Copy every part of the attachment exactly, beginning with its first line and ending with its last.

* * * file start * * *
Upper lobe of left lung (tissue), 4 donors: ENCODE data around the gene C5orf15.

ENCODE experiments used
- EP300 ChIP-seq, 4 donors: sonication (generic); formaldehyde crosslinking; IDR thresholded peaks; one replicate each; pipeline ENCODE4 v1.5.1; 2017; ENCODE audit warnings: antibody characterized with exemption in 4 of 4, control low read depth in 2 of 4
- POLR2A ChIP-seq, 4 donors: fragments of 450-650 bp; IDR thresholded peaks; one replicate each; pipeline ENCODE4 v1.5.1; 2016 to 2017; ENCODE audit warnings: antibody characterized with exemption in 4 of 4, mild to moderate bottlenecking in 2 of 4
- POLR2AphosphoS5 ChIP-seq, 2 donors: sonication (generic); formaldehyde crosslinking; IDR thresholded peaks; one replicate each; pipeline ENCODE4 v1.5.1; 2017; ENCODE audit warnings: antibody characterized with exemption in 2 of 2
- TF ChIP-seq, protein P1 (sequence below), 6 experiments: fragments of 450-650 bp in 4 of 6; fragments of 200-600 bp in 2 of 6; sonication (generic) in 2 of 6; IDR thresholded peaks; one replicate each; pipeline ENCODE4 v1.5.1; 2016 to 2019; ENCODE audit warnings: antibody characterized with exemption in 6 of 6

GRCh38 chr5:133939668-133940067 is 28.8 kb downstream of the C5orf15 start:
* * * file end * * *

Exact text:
Upper lobe of left lung (tissue), 4 donors: ENCODE data around the gene C5orf15.

ENCODE experiments used
- EP300 ChIP-seq, 4 donors: sonication (generic); formaldehyde crosslinking; IDR thresholded peaks; one replicate each; pipeline ENCODE4 v1.5.1; 2017; ENCODE audit warnings: antibody characterized with exemption in 4 of 4, control low read depth in 2 of 4
- POLR2A ChIP-seq, 4 donors: fragments of 450-650 bp; IDR thresholded peaks; one replicate each; pipeline ENCODE4 v1.5.1; 2016 to 2017; ENCODE audit warnings: antibody characterized with exemption in 4 of 4, mild to moderate bottlenecking in 2 of 4
- POLR2AphosphoS5 ChIP-seq, 2 donors: sonication (generic); formaldehyde crosslinking; IDR thresholded peaks; one replicate each; pipeline ENCODE4 v1.5.1; 2017; ENCODE audit warnings: antibody characterized with exemption in 2 of 2
- TF ChIP-seq, protein P1 (sequence below), 6 experiments: fragments of 450-650 bp in 4 of 6; fragments of 200-600 bp in 2 of 6; sonication (generic) in 2 of 6; IDR thresholded peaks; one replicate each; pipeline ENCODE4 v1.5.1; 2016 to 2019; ENCODE audit warnings: antibody characterized with exemption in 6 of 6

GRCh38 chr5:133939668-133940067 is 28.8 kb downstream of the C5orf15 start: